Jr: Isn’t Sneaker Freaker translated into Spanish?
W: Yeah, it has been for the past two years. It’s been going really well and we have a great partner running the office over in Barcelona. I’m pretty sure we are the first Aussie magazine to be translated into a foreign language.
Jr: Do you ever think about moving it all overseas?
W: I have at different times, but this is where I’m from and this is where I’m staying. The footwear industry in Australia is in Melbourne. But I think I do regret not moving a bit. Maybe I’m just not the personality type to really take it to the max… Either way, we have been successful on our own terms which is just part of the story.
Jr: Maybe because you married and had kids. Was that the plan? To settle down?
W: I think that cycle of life is inevitable. I wish I’d had a family earlier in hindsight, but we can all look back and say that. Luckily I have a very understanding wife who encouraged me to go for it, even if she recently confided that she thought the magazine was a crazy idea and would be lucky to last six months.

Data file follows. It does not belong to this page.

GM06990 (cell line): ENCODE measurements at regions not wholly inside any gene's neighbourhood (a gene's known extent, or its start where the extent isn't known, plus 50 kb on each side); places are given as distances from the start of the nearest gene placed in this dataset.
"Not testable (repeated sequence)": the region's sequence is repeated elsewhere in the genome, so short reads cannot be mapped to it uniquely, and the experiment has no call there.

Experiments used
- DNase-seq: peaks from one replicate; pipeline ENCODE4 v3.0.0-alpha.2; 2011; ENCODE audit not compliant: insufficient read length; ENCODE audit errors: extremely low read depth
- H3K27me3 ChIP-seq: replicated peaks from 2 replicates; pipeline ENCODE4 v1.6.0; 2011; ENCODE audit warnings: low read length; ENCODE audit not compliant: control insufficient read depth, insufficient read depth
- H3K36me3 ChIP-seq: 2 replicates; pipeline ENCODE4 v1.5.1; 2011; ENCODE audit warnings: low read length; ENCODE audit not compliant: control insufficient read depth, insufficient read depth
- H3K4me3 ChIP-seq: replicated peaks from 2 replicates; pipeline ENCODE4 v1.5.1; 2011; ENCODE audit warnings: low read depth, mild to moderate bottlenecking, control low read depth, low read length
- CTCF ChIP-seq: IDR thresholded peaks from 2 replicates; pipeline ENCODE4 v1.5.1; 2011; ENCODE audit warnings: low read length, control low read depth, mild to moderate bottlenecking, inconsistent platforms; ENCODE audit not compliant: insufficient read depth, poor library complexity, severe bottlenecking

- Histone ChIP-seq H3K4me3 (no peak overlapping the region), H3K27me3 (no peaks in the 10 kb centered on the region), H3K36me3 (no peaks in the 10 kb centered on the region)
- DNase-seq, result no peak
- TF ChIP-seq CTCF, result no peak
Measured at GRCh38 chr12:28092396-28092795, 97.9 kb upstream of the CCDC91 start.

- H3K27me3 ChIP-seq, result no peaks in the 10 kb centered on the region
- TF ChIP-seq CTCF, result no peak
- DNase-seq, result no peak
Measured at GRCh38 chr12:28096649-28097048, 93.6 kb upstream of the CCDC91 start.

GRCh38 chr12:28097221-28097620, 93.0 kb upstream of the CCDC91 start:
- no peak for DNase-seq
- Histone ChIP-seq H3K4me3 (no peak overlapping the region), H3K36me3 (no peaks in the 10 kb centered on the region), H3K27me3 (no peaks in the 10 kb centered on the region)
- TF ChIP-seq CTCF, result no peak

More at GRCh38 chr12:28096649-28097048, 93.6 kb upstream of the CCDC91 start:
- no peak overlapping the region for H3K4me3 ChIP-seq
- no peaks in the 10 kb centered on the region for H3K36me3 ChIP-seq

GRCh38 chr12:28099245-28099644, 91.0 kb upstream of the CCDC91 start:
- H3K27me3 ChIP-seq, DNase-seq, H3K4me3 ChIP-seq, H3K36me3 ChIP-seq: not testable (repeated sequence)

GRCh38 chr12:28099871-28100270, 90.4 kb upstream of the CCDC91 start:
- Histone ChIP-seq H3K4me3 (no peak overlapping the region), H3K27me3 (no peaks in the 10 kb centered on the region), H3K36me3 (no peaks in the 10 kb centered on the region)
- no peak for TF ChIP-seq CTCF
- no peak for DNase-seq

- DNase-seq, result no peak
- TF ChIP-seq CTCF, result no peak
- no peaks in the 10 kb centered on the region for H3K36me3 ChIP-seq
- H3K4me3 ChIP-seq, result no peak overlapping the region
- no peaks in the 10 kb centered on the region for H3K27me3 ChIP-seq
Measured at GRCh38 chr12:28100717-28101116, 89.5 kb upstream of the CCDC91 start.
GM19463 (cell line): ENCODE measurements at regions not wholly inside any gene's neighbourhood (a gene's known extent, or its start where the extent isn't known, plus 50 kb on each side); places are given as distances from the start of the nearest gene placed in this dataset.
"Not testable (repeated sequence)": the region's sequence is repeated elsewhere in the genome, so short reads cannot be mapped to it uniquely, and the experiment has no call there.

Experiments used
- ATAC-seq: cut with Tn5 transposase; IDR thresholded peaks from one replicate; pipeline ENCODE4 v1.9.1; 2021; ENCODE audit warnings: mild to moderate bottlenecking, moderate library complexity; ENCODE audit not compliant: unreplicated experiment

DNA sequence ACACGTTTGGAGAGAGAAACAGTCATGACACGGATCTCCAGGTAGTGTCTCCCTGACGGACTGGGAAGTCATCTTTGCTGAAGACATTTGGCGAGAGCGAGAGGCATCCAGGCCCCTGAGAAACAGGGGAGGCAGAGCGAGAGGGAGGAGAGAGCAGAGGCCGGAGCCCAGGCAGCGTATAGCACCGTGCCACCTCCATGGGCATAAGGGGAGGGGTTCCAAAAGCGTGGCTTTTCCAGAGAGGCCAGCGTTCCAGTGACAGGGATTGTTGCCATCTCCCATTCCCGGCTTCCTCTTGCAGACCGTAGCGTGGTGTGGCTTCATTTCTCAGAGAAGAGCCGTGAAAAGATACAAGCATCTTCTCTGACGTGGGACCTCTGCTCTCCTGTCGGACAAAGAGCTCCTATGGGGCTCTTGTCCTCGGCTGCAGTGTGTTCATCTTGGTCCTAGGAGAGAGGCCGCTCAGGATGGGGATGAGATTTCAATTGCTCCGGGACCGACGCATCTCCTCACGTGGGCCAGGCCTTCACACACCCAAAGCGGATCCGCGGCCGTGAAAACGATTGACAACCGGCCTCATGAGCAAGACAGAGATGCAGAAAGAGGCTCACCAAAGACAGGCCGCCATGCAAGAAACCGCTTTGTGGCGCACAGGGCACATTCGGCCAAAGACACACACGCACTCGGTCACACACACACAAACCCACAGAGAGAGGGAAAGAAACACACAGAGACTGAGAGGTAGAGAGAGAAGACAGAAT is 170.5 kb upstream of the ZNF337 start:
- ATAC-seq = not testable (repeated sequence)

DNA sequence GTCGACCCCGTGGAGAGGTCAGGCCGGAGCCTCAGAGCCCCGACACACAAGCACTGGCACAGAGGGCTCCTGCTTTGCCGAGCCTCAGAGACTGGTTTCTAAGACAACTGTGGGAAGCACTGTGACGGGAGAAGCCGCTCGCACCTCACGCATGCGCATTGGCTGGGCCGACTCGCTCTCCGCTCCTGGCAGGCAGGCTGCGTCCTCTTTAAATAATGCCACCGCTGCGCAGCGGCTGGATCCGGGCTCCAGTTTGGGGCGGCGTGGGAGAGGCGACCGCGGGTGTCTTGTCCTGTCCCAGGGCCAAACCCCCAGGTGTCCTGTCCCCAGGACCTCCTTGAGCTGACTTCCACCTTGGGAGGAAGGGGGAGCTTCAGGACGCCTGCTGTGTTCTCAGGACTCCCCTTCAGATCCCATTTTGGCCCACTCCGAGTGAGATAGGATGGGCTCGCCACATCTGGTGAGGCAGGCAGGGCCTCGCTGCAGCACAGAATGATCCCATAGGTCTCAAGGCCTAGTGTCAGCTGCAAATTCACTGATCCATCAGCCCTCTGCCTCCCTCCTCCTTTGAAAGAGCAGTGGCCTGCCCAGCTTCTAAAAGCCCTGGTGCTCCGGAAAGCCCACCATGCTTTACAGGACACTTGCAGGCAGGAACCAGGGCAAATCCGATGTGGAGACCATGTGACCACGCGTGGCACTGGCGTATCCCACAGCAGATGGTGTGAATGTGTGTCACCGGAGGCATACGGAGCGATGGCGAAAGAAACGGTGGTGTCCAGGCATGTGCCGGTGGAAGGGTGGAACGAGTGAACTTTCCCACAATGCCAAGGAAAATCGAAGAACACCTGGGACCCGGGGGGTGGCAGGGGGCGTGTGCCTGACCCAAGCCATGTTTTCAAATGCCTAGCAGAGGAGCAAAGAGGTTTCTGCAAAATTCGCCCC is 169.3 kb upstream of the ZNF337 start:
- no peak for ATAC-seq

Jr: Any plans to expand your team?
W: I would like to find an Editor to take over next year so I can spend some time working on different ideas. We are always looking for writers. But it’s hard to find anyone who can write these days, as well as have a command of sneakers. If anyone is interested they can email firstname.lastname@example.org (info null@null sneakerfreaker NULL.com).
Jr: So that means that you could focus on running the business.
W: Absolutely, I could move to the Bahamas and sit under a palm tree with my blackberry.
Jr: And a cocktail! Any final advice for the kids who wanna start a magazine and make a living out of it?
W: My advice is go for it. What the hell. What’s the worst that can happen? You might go bankrupt and have to flee to Brazil… just don’t let anyone tell you something can’t be done or you’ve got a stupid idea. I had that plenty of times. How many people get rich from stupid ideas?Tweet